What does it mean to be normal? What makes a body beautiful? What does proper care look like, and who is deserving of it? The answers to these questions, transforming over time and place, reveal important beliefs and values about a culture. They shape that culture’s architecture, its laws, its social institutions, and its art. These beliefs about disability, their manifestation in a society, deeply impact the experience of living with a disability. Representations of disability in art, literature, drama, and film, for example, often use disability as a metaphor for loss, isolation, spiritual pain, moral failure, and treat disabled characters as objects of fear or pity. Consider Sophocles’ Philoctetes, Flannery O’Connor’s Hulga, the Helen Keller of The Miracle Worker. In so doing, they impact the way that people with disabilities are perceived and treated.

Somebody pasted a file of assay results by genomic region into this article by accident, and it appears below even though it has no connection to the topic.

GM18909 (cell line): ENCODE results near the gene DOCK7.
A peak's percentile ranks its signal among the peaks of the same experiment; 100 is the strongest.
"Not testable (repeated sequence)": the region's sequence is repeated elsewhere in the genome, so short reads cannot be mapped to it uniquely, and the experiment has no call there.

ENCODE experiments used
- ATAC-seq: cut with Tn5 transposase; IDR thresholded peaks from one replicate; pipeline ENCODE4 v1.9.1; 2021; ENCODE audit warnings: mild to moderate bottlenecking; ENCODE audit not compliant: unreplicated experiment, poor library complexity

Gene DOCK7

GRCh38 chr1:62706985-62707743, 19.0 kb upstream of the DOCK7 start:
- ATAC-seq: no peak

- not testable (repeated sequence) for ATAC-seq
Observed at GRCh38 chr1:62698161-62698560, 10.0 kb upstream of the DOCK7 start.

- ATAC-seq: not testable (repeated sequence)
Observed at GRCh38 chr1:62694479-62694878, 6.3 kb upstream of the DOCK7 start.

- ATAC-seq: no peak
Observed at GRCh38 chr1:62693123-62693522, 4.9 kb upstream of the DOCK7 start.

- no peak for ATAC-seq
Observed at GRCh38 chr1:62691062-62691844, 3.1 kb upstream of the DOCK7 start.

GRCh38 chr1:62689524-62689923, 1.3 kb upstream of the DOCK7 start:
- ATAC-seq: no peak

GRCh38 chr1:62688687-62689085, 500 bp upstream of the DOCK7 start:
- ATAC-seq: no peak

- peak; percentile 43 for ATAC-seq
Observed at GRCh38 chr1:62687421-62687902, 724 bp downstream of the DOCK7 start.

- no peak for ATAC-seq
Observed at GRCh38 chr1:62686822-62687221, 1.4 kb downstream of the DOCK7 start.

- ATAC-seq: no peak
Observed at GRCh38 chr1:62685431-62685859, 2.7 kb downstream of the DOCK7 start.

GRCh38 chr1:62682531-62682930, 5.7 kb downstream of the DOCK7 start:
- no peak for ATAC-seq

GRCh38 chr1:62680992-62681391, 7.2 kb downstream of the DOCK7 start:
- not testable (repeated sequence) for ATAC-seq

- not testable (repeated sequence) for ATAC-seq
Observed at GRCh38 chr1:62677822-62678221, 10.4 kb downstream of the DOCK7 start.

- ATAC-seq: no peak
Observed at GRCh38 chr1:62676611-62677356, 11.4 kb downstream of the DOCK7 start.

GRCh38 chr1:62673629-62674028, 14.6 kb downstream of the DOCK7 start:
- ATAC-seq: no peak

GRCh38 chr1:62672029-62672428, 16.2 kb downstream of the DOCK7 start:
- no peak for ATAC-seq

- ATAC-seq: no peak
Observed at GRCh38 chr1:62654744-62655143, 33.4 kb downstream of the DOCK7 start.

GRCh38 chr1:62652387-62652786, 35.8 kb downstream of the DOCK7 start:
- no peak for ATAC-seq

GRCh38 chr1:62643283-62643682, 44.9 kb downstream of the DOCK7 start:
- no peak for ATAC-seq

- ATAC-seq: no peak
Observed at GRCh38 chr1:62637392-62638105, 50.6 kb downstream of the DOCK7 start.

But people with disabilities are not just objects of culture, they are also agents within society. This exhibit examines documents from UCSB’s Special Collections that illuminate the emergence of a distinct disability culture that aimed to transform these values as part of the fight for disability rights in the United States. The story of disability rights is often left out of the broader history of American civil rights movements. Yet people with disabilities are an expanding segment of the American population, cutting across race, class, gender, and sexuality. And the history of disabled people’s struggles and creation has great relevance in American society today. This exhibit retells this history from the 1970s to the 1990s, with a focus on historical materials from organizations based in Santa Barbara and Southern California. In addition to discussing the history of disability at UCSB, organizations focused on in this exhibit include the Independent Living Resource Center (Isla Vista), Access Theatre (Santa Barbara), the Community Service Center for the Disabled (San Diego), and the Committee for the Rights of the Disabled (Los Angeles).